BWW Reviews: LES MISERABLES Movie - Passing the Candlesticks to a New Generation
While there is much to rave about in Les Miserables, there are weak spots that I fear may upset 'Mizzies' and regular film audiences alike. For instance, when I heard that Russell Crowe had been cast as Valjean's nemesis Javert, I was concerned as to how he would handle an iconic (and difficult) song like 'Stars'. At the time, I remember thinking that even if he was vocally underwhelming, he was a great fit for the Javert character which should have been able to overcome lack-luster vocals. Unfortunately, due to rigid acting and Tom Hooper's decision to have the actor's sing live, Crowe comes across as awkward and when he sings he is clearly out-classed by his cast mates.
The rest of the cast impress with their ability to tackle difficult material, with Samantha Barks and Eddie Redmayne as Eponine and Marius emerging as the real surprises of the season in terms of both acting abilitiy and vocal chops. Any girl who has spent her life being 'Team Epo' will undoubtedly be pleased with the gorgeous rendition of On My Own delivered by Barks, and Redmayne elevates Marius to heartthrob status which often is not the case on stage.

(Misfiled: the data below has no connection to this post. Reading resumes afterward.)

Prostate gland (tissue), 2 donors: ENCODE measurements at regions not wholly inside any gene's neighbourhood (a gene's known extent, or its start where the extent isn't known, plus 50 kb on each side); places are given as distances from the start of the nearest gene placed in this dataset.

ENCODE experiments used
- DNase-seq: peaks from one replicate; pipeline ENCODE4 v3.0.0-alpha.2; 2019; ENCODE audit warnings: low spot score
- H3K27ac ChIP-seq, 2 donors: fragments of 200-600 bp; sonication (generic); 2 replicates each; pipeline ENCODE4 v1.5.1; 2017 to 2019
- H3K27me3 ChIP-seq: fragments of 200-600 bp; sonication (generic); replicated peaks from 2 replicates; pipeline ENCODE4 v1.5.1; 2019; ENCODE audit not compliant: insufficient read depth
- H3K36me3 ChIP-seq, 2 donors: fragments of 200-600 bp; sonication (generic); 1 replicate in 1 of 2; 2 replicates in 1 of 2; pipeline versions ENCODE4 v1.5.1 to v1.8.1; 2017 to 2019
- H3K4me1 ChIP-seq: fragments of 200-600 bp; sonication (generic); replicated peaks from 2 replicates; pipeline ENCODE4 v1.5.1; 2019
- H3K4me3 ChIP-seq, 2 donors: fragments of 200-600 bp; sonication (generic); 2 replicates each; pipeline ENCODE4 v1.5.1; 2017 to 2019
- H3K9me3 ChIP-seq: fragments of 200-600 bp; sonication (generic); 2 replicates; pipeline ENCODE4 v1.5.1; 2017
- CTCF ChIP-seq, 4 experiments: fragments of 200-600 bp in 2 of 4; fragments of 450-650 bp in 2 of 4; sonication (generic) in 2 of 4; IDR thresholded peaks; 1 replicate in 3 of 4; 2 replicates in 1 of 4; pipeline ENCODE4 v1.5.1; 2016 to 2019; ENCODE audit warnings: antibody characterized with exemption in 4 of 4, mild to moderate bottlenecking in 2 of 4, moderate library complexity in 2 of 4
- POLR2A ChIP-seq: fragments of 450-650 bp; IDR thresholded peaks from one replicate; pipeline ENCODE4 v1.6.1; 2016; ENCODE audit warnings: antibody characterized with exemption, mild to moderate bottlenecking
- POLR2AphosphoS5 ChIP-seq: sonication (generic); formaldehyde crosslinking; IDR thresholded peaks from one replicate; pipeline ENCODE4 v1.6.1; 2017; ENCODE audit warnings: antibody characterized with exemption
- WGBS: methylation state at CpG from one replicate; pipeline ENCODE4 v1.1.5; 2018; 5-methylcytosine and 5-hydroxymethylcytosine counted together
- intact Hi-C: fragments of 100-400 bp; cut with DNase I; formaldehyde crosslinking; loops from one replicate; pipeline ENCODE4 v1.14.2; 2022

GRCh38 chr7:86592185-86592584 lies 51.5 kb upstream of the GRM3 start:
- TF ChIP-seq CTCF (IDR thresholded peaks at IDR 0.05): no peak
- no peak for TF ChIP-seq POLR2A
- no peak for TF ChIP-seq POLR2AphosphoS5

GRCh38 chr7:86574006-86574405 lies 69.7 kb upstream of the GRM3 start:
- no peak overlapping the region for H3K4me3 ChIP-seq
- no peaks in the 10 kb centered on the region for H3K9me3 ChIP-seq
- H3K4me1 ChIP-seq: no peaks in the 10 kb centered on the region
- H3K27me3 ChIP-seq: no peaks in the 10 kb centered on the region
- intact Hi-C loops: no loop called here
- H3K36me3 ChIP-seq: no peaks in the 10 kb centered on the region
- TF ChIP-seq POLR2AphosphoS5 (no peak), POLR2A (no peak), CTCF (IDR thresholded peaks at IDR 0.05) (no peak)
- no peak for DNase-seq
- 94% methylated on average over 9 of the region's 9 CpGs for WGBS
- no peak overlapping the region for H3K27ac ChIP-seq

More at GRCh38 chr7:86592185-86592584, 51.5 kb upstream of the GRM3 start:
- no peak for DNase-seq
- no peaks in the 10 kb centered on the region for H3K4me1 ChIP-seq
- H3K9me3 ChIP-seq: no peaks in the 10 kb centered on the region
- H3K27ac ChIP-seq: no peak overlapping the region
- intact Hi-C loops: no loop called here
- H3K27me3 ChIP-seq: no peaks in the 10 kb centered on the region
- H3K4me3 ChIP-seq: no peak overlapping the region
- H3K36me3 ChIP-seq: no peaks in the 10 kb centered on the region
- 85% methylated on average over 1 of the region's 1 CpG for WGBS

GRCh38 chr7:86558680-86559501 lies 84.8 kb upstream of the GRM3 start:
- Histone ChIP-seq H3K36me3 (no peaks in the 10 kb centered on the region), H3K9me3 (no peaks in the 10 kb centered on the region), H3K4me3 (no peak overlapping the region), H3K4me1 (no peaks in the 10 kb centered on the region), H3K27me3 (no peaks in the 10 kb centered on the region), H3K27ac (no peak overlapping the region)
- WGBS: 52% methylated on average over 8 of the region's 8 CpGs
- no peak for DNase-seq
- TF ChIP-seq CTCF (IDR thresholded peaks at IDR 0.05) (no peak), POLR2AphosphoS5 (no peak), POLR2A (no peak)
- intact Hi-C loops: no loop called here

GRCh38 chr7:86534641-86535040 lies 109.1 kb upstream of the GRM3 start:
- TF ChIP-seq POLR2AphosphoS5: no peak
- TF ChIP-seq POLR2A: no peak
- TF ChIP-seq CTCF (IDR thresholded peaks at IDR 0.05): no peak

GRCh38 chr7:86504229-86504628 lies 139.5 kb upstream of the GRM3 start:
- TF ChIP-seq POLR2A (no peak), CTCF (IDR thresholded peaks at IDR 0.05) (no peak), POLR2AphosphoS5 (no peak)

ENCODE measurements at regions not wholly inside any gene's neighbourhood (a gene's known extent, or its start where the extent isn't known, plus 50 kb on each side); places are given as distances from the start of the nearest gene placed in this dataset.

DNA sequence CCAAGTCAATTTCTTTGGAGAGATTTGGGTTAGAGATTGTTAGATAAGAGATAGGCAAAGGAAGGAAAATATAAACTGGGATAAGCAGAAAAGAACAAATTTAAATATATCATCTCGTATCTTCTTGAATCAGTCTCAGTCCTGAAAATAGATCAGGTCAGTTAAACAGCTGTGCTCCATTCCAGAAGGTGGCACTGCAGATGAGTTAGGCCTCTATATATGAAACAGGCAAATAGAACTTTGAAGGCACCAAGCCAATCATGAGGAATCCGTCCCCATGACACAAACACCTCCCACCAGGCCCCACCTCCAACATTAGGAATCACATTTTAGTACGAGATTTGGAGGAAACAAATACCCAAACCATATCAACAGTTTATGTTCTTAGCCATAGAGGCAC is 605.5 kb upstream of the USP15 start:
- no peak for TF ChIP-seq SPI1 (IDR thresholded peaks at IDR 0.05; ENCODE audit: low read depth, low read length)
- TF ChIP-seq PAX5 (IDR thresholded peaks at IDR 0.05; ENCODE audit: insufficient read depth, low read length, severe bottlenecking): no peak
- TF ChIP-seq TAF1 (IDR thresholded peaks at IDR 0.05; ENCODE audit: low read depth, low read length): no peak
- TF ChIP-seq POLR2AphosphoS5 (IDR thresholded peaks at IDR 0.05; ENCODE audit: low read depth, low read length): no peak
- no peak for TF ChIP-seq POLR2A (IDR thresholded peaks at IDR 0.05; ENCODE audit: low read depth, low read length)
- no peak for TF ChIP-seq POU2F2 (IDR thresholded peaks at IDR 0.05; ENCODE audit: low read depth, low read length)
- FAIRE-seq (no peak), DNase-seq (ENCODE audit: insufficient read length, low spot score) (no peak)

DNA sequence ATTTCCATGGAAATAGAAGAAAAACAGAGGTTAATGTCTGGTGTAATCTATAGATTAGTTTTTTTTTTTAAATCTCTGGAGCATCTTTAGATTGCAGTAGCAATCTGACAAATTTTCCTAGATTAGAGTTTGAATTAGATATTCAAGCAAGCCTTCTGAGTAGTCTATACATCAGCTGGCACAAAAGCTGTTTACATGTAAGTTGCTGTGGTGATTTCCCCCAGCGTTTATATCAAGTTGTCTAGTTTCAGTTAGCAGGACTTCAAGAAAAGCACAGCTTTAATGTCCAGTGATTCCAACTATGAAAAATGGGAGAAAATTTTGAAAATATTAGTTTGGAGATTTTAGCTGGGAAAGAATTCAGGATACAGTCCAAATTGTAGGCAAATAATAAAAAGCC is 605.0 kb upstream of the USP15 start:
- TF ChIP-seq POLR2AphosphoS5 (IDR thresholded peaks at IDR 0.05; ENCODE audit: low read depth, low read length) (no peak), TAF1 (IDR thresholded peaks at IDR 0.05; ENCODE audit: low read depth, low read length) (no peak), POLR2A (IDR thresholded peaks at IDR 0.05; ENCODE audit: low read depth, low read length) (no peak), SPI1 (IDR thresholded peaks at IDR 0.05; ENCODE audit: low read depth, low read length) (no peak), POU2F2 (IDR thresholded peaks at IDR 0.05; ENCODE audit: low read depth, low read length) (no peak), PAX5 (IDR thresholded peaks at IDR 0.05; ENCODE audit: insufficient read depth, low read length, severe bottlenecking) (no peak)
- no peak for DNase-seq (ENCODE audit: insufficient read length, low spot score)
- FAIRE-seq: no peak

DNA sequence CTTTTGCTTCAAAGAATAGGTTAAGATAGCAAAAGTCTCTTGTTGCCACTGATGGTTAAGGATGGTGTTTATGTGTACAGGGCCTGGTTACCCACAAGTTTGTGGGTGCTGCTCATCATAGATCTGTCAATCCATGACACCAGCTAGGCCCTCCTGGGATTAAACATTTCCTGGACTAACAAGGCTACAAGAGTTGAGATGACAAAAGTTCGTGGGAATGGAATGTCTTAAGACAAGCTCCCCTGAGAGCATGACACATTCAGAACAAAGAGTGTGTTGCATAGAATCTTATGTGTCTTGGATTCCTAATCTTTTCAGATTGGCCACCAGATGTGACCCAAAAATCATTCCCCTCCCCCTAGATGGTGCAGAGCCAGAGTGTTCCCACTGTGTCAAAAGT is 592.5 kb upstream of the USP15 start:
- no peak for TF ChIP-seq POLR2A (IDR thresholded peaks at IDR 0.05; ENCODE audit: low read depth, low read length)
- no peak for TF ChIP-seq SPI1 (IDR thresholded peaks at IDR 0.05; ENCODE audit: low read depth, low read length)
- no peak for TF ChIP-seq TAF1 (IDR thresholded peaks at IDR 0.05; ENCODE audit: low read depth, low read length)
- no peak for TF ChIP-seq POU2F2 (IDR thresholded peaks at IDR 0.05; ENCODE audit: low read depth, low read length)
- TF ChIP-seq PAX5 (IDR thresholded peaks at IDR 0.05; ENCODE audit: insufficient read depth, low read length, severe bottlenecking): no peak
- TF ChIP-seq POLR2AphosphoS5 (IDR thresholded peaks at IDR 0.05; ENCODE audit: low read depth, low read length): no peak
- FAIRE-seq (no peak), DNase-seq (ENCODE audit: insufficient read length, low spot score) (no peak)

Finally, hardcore fans of the musical will enjoy the chance to spot many Les Miserables alumni and current West End stars throughout the course of the film. Most notable is Colm Wilkinson who appears as the Bishop of Digne, and has what is arguably one of the most emotionally powerful moments in the film (which I won't spoil for those who haven't seen it). I was fortunate enough to interview Colm about his experience on the film, and I feel as though he summed up my own feelings very well. He spoke of giving Hugh Jackman the candlesticks as a type of 'passing of the Les Miserables torch' and in many ways, the premiere of this film is a passing of the torch to a whole new generation of people who would have never seen it otherwise.
As theatre lovers and as 'Mizzies', I feel we have a duty to promote this film and embrace it the way Colm Wilkinson passed the candlesticks. In the end, no film version would ever live up to our unrealistic expectations. There would have always been choices we disagreed with, actors we didn't like, and things we would have wanted to see differently. What we need to remember and embrace is the fact that this film version is twenty-five years in the making, and ensures that the story we love so much will live on indefinitely. Les Miserables will find a whole new audience through the magic of film, and Victor Hugo's astonishing work will hopefully touch many more lives. That is something to celebrate this holiday season - and I'm honoured to pass my metaphorical candlesticks to the next generation.
Les Miserables opens nationwide on Christmas Day.